Fall Premier Auction 2017


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This lot is closed for bidding. Bidding ended on 11/4/2017

After graduating from Marquette University, Robert Daniel Murphy embarked on what looked to be a fairly normal career with the United States Post Office. However, world events thrust Robert Murphy into much more interesting and influential career than he could ever have imagined. When America entered the First World War in 1917, Murphy did his part by becoming a cipher clerk at the U.S. Embassy in Bern, Switzerland. This taste of international work led to his joining the U.S. Foreign Service in 1921 where he was re-posted to Switzerland as vice-consul and then Munich during the very beginning of Adolf Hitler’s rise to power. His superior diplomatic skills led to his appointment as U.S. Consul in Paris from 1930-1936.

The knowledge and relationships he forged during that time led to his becoming the State Department’s specialist on French matters. After Hitler conquered France in 1940, Murphy was given the difficult assignment of chargé d’affaires to the collaborationist Vichy Government where he successfully negotiated and defended the United States’ neutrality before Pearl Harbor. After the U.S. entered the war, Murphy worked successfully to convince high ranking French officers in North Africa to defect from the Vichy government and help the Allied cause. His work saved countless American lives when the U.S. invaded North Africa in 1942. Later, friendships Murphy cultivated over his years in France helped the Americans work smoothly with the notoriously difficult and fractious leaders of the French Army and Navy.

All his hard work came to fruition with the successful Casablanca Conference of 1943 where the French agreed to unite and fight alongside Great Britain and the United States. When General Eisenhower needed someone to do the same for the upcoming invasion of Italy, he asked Robert Murphy to fill that role, which he did successfully. After the war Murphy had postings in Belgium and Japan before serving as President Eisenhower’s personal representative during the 1958 Lebanon Crisis. More or less forgotten today, the roots of the Lebanon Crisis are still prevalent in today’s Middle East: religious conflict, Arab nationalism, revolution and a conflict of the world’s superpowers. Because of the volatile atmosphere, the United States sent troops to stop the violence from spreading. The crisis abated after Robert Murphy persuaded the warring factions to elect Fuad Chehab, a moderate Christian general, as Lebanon’s new President. After leaving the Foreign Service, Murphy served as an advisor to Presidents Kennedy, Johnson, Nixon and Ford. Robert Murphy passed away in 1978 and was honored by the nation he served so well with his own postage stamp in 2006. For his service during the war and more recently the work on Eisenhower’s behalf in Lebanon, the University Notre Dame made Robert Murphy the 1959 recipient of the Laetare Medal. The Laetare is awarded annually by the University of Notre Dame, and is the oldest and most prestigious award for Catholics in the United States.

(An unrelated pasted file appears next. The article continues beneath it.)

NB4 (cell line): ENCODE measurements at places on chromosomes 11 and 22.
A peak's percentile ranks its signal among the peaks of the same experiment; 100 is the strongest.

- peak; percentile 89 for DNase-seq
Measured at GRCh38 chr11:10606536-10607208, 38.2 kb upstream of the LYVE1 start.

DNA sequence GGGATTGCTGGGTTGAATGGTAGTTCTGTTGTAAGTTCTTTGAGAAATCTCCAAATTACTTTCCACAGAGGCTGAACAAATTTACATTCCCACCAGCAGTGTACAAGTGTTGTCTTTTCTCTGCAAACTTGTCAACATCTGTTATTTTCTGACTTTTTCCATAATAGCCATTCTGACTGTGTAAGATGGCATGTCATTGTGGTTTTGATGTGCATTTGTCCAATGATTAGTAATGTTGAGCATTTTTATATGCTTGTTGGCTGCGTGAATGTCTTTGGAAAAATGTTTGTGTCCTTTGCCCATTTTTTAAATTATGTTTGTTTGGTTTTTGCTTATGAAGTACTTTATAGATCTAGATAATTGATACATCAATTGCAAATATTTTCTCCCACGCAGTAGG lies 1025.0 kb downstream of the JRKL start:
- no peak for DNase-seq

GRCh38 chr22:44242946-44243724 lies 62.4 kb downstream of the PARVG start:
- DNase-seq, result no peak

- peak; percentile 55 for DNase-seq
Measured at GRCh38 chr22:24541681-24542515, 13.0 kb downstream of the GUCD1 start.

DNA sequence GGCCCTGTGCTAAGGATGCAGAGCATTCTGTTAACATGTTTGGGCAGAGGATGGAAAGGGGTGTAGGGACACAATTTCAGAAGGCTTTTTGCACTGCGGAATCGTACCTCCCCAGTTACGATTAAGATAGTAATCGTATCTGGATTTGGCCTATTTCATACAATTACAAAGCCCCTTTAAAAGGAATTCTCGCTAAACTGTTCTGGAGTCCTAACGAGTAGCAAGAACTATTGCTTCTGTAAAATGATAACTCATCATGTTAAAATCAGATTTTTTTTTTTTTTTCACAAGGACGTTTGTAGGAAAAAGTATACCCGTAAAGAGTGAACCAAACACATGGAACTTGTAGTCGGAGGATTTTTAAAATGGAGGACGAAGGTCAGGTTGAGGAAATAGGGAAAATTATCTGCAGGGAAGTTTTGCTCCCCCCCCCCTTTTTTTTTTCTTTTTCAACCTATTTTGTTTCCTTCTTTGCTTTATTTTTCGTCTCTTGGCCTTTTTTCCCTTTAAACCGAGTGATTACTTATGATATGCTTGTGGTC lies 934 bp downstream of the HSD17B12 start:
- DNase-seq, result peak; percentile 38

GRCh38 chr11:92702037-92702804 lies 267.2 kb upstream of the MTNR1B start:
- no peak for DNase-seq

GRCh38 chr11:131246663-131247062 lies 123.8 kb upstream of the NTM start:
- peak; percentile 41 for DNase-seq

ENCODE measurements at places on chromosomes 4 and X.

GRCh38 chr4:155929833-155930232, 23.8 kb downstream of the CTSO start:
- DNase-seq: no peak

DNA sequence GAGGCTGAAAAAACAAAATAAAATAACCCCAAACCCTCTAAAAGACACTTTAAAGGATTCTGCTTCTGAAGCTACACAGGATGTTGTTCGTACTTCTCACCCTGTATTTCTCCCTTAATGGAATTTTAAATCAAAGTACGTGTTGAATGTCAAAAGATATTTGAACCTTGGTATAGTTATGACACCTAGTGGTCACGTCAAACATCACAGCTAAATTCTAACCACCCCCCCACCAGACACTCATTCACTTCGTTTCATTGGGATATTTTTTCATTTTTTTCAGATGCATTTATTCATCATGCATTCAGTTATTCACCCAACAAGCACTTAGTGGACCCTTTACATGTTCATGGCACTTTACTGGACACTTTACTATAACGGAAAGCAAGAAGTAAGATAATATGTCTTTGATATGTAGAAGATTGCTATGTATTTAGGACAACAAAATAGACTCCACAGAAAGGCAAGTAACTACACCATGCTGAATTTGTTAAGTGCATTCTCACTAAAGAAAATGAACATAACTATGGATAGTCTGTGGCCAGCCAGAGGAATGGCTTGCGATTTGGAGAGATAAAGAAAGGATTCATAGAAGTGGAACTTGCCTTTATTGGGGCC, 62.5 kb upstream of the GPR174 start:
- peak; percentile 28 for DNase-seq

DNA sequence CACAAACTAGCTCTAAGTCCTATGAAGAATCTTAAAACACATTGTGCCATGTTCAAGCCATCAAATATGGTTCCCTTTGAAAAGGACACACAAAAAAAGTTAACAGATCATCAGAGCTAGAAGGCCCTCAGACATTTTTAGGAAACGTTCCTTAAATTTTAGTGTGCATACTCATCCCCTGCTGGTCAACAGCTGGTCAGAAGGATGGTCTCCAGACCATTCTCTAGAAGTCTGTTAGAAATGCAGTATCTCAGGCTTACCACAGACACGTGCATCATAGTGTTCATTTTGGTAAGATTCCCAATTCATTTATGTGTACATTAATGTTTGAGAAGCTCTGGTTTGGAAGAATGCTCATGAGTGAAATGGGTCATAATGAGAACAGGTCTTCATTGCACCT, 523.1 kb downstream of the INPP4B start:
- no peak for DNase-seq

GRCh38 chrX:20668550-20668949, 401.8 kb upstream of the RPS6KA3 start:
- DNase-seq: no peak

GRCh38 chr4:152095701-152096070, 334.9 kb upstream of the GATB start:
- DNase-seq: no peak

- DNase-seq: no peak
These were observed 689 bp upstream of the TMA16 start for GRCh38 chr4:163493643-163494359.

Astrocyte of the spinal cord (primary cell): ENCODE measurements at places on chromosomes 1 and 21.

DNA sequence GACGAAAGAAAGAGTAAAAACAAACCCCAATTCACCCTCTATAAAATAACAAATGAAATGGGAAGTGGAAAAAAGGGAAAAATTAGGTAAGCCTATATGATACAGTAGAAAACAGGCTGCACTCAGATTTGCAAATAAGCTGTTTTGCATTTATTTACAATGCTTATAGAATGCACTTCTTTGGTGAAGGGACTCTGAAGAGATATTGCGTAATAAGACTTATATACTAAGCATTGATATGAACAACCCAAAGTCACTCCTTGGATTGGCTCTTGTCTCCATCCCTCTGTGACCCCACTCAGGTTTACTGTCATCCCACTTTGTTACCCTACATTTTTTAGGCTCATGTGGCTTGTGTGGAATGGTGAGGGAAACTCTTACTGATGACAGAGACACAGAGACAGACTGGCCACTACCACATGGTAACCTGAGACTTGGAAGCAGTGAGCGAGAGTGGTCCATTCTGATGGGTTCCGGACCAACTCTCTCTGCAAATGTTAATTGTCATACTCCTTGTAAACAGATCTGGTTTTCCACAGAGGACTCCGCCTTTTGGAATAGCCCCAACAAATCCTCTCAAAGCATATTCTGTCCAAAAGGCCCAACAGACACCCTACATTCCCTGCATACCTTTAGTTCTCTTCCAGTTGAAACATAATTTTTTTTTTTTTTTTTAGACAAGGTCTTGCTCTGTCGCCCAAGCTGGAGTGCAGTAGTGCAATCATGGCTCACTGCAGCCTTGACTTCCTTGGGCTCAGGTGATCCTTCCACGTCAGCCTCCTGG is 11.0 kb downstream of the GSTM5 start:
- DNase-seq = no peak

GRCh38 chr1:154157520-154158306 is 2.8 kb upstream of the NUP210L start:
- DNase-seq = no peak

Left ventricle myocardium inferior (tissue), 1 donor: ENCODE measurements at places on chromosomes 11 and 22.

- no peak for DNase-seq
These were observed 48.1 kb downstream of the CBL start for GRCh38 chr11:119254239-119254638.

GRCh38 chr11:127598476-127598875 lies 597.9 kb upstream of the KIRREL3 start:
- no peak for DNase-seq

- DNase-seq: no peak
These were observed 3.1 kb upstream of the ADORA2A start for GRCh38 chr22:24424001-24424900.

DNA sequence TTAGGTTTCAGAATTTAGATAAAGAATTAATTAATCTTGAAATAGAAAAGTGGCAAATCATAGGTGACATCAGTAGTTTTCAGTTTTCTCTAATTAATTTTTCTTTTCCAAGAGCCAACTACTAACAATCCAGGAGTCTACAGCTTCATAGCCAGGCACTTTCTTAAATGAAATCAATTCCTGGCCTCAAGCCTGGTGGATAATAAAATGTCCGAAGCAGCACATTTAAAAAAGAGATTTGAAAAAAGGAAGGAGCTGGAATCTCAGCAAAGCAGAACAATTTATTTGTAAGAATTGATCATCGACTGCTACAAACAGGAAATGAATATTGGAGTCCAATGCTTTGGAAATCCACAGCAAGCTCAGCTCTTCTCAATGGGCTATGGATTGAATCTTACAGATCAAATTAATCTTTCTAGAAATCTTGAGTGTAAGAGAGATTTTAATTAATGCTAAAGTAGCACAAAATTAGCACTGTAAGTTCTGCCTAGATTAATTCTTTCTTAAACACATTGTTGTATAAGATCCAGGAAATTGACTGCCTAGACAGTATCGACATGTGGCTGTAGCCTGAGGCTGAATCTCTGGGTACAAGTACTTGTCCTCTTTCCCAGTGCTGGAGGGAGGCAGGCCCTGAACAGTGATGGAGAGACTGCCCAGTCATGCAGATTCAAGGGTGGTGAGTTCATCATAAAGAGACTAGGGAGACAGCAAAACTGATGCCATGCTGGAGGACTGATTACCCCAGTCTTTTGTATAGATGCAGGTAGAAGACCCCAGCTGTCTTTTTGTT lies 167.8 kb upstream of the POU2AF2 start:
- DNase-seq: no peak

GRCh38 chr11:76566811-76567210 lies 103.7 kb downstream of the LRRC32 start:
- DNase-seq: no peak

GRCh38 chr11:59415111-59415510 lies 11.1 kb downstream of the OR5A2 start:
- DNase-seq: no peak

First awarded in 1883, the Laetare is awarded to the person or persons "whose genius has ennobled the arts and sciences, illustrated the ideals of the church and enriched the heritage of humanity." Other recipients of the award include John F. Kennedy, Speaker of the House “Tip” O’Neill, Senator Daniel Patrick Moynihan and jazz pianist Dave Brubeck. Murphy’s award is housed in a royal blue velvet lined jewelry case measuring 6 1/2” x 6 1/2” x 9”. A black plaque on the front is engraved “ROBERT DANIEL MURPHY With Warmest Appreciation and Everlasting Gratitude Notre Dame Club of Chicago.”  The award is displayed on a glass enclosed, velvet covered stand. The medal itself is of gold and is suspended from a bar reading “LAETARE MEDAL”. The medal is in pristine condition and the display shows light wear from age. The protective jewelry box shows many scuffs and abrasions from age and storage, and one part of the front left door has come loose. A rarely encountered medal that recognizes a man who helped shape the course of not only the United States, but the Western World.

Current Bidding
Minimum Bid: $1,500
Final prices include buyers premium.: $3,509
Number Bids:9
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